Godot 9 years ago

I also think our univerisities need to reevaluate which is more important for students: luxurious buildings, and high salaries and perks for administration, or an affordable education.

bige1030 9 years ago

Athletic programs ought to contribute to academics, too. I've never been able to take my family to a KU basketball game because of the outrageous prices of tickets! Shoot, if even $5 per ticket went toward helping to finance the education of needy students, how many more students could afford a college education?

Godot 9 years ago

I checked out different news sources on this and now have a better understanding of what the bill entails. I encourage others to find out what really happened.

The change in the loan program that the LJW reports as an increase in interest rates is actually a change from a variable rate (that can and will go up as interest rates are projected to do) to a fixed interest rate. A fixed interest rate loan is a good thing to have in a time of rising interest rates.

The "Cuts" are not cuts in the current level of spending. They are reductions in the growth rate of spending. More money will be available for student loans in the future than is available now, but the increases in the amounts available will be smaller than originally budgeted.

There are some real good things in the bill, such as increasing pell grants; special funding for minorities, etc.

Once again, we have been made dumber by reading, and believing, what the Journal World reports.

badger 9 years ago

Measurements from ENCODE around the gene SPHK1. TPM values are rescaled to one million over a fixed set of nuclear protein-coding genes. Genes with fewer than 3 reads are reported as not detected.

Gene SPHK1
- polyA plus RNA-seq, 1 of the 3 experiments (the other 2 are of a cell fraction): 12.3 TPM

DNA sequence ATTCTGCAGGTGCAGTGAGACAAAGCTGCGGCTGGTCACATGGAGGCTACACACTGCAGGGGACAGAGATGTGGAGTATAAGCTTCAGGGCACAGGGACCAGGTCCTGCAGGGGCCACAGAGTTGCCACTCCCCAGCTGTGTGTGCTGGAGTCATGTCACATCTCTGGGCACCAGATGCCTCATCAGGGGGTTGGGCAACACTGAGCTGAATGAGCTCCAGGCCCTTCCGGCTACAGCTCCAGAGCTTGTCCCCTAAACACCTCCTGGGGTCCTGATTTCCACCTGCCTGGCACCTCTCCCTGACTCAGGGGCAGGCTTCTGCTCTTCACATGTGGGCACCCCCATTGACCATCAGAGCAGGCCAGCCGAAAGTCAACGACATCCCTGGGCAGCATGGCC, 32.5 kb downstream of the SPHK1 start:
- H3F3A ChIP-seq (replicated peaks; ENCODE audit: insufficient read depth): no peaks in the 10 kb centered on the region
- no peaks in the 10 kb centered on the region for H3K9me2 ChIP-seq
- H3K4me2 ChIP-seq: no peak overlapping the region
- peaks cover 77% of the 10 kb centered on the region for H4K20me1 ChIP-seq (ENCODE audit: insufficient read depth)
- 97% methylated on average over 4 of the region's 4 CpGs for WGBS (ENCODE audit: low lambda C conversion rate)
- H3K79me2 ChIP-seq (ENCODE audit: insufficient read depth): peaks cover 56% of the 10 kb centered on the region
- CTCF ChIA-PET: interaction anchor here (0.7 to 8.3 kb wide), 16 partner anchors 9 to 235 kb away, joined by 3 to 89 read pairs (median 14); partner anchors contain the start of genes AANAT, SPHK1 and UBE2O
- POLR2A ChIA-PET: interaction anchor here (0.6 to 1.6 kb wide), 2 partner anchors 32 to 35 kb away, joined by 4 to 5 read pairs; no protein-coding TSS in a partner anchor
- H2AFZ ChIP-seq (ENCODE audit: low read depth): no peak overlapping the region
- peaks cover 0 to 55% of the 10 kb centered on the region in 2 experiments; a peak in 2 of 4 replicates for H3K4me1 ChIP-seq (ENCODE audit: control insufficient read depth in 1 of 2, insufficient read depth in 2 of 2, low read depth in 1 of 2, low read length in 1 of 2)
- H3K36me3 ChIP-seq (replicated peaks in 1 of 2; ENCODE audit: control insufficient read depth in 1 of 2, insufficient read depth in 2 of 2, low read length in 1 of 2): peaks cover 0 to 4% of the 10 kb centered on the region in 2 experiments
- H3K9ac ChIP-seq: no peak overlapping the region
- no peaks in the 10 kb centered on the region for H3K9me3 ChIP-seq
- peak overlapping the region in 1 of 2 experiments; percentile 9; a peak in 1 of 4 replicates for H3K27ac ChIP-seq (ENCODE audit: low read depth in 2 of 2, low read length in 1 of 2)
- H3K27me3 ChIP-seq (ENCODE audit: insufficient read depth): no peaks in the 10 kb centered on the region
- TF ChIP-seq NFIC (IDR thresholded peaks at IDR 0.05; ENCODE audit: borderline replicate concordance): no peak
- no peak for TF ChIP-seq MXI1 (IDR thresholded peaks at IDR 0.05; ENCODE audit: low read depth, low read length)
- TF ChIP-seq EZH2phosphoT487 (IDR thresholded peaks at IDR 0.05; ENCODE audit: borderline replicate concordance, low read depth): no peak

A college education, by the way, isn't any sort of right. No one is entitled to one, and I think that point should be made clear.

Increasing the availability of college education is, however, an investment in the country. We get a populace with more job skills and more earning power, one that's more likely to bring out innovations and new ideas. We get people with technical skills geared towards the biosciences, computerization, engineering, and general technological advances. In turn, those people are the ones leading the way for new treatments, new inventions, new developments.

If we actually want to be building the country based on where we want it to be in thirty years, we need to improve opportunities for higher education, and improve opportunities for small business. Fund research into alternative energies, and fund programs that teach nutrition and encourage exercise. If we have a healthy, educated population with opportunities to succeed, that will go a long way towards keeping this country strong from the inside and minimizing the number of people who require some sort of assistance from the government.

badger 9 years ago

Godot said: